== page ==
Systematic along-axis tidal triggering of microearthquakes observed at 9°50′N East Pacific Rise
Hydrothermal fluid circulation at mid-ocean ridges facilitates the exchange of heat and chemicals between the oceans and the solid Earth, and supports chemosynthetic microbial and macro-faunal communities. The structure and evolution of newly formed oceanic crust plays a dominant role in controlling the character and longevity of hydrothermal systems; however, direct measurements of subsurface processes remain technologically challenging to obtain. Previous studies have shown that tidally-induced stresses within the subseafloor modulate both fluid flow and microearthquake origin times. In this study, we observe systematic along-axis variations between peak microearthquake activity and maximum predicted tidal extension beneath the hydrothermal vent site at 9°50′N East Pacific Rise. We interpret this systematic triggering to result from pore-pressure perturbations propagating laterally through the hydrothermal system. Based on our observations and a one-dimensional pore pressure perturbation model, we estimate bulk permeability at ∼10⁻¹³ to 10⁻¹² m² within layer 2B over a calculated diffusive lengthscale of 2.0 km.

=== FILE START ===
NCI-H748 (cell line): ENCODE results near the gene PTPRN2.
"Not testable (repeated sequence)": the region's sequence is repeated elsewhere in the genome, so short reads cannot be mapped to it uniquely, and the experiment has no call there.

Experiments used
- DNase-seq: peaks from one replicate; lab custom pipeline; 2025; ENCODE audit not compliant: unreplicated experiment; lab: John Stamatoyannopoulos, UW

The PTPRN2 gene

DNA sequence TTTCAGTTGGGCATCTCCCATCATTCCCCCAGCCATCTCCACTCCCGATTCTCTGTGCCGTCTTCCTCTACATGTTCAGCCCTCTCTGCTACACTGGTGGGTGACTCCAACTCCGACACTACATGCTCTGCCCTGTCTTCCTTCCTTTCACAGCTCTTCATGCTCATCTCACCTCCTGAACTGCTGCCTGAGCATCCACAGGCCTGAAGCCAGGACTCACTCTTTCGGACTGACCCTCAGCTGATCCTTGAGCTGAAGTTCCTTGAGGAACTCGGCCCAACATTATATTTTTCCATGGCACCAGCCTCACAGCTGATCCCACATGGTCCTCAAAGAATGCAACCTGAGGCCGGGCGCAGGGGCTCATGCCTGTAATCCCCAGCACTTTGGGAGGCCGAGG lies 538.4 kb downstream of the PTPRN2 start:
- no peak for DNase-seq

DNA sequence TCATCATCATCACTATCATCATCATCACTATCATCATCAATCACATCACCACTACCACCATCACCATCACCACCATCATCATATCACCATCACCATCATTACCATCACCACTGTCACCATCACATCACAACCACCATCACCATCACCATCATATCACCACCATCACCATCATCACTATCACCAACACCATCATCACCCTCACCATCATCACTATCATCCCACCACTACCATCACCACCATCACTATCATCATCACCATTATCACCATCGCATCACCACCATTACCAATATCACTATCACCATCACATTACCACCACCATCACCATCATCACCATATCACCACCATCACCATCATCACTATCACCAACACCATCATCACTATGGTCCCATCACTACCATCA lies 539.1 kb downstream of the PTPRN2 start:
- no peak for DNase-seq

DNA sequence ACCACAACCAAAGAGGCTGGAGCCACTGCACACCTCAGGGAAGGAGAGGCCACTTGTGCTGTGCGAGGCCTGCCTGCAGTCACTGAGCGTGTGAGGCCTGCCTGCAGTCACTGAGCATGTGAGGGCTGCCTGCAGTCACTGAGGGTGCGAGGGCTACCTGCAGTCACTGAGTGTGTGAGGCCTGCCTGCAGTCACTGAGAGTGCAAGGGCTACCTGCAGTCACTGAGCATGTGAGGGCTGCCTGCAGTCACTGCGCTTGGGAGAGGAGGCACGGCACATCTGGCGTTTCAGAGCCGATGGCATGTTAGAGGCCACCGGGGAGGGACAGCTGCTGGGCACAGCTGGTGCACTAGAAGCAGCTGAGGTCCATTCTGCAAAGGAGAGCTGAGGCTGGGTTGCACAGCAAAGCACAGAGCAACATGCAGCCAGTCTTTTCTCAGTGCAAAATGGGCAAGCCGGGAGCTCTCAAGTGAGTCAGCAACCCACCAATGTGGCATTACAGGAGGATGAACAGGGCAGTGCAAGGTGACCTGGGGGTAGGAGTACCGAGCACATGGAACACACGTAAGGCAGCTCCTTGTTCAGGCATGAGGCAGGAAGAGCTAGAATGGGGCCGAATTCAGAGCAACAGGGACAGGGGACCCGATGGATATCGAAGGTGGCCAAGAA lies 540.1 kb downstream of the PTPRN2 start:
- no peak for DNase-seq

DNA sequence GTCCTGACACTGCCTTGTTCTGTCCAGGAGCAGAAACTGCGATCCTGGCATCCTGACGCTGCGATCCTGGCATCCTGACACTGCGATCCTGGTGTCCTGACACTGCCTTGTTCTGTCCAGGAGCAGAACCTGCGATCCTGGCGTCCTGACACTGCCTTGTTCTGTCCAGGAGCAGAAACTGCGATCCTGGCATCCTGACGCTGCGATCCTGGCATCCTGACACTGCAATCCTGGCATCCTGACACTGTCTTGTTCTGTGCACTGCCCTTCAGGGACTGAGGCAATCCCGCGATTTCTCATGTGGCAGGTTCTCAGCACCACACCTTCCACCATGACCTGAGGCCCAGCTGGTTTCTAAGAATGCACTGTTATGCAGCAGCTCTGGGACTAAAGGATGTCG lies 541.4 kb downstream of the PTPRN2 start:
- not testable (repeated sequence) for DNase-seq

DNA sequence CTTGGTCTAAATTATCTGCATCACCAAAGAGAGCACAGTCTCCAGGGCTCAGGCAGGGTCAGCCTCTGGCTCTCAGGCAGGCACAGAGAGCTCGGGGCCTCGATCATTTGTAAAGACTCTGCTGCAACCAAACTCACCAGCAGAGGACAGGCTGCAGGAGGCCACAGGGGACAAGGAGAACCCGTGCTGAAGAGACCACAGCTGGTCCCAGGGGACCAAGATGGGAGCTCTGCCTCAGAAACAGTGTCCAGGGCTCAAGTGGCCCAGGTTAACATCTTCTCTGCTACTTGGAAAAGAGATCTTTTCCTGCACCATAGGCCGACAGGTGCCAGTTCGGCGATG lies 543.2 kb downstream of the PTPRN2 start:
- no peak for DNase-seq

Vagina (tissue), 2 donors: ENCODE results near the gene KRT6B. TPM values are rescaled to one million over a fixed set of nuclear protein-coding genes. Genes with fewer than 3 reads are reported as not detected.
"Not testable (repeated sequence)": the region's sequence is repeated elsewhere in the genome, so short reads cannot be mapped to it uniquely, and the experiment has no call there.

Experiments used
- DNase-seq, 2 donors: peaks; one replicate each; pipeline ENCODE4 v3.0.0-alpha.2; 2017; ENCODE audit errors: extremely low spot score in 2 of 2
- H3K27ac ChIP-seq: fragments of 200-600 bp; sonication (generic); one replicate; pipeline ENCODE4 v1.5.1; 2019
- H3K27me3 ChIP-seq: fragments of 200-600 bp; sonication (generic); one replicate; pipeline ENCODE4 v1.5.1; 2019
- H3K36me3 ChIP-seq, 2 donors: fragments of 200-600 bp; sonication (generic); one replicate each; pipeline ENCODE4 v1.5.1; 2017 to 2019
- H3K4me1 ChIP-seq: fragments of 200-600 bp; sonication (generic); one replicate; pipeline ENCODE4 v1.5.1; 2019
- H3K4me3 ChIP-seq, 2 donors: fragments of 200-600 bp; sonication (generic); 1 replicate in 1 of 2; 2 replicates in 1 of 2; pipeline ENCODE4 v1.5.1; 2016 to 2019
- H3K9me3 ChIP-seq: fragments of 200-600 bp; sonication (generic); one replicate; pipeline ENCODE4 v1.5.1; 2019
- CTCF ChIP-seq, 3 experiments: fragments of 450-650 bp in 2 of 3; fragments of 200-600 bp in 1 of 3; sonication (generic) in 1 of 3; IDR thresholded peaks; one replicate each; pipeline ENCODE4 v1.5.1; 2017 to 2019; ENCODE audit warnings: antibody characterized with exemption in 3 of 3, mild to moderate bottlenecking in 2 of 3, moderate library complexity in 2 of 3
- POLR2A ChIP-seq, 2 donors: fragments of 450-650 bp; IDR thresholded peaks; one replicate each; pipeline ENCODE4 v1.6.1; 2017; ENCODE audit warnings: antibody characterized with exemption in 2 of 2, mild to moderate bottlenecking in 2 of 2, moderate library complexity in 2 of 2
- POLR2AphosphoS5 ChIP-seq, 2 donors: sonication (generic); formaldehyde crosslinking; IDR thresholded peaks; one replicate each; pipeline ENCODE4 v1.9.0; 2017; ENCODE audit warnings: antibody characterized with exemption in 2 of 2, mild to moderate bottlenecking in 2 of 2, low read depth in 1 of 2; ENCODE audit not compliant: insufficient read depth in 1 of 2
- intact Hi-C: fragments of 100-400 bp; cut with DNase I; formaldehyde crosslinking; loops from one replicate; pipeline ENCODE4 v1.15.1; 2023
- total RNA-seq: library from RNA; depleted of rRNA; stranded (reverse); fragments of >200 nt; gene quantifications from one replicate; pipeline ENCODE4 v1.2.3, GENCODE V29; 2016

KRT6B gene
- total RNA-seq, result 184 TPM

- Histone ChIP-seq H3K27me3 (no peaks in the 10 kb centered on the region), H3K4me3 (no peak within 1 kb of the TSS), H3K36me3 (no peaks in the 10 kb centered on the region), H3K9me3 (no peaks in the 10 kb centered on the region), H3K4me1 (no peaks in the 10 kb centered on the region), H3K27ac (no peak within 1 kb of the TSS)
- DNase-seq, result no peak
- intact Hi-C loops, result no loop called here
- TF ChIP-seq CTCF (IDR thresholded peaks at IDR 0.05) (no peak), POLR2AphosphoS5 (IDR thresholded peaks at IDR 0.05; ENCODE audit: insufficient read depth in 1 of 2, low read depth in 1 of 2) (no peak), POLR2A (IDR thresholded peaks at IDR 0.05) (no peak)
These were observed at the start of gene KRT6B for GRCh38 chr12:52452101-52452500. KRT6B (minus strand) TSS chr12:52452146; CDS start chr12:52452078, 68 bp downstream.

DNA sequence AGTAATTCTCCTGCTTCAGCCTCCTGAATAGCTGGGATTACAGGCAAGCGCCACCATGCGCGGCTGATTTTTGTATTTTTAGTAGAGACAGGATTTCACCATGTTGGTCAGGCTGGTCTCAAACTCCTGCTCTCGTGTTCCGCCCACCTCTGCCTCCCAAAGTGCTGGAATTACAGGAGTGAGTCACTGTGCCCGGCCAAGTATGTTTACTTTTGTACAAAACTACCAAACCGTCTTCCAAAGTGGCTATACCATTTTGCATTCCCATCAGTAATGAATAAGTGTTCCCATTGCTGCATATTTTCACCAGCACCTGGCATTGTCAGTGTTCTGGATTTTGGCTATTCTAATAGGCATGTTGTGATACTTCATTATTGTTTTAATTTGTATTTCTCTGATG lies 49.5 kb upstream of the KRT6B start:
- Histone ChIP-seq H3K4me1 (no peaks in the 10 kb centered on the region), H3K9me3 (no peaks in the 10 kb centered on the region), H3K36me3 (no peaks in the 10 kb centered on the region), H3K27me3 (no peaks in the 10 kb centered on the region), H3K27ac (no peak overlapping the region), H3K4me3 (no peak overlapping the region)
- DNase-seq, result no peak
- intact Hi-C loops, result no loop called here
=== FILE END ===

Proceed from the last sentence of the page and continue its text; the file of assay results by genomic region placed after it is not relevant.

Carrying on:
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Also Published In
- Geophysical Research Letters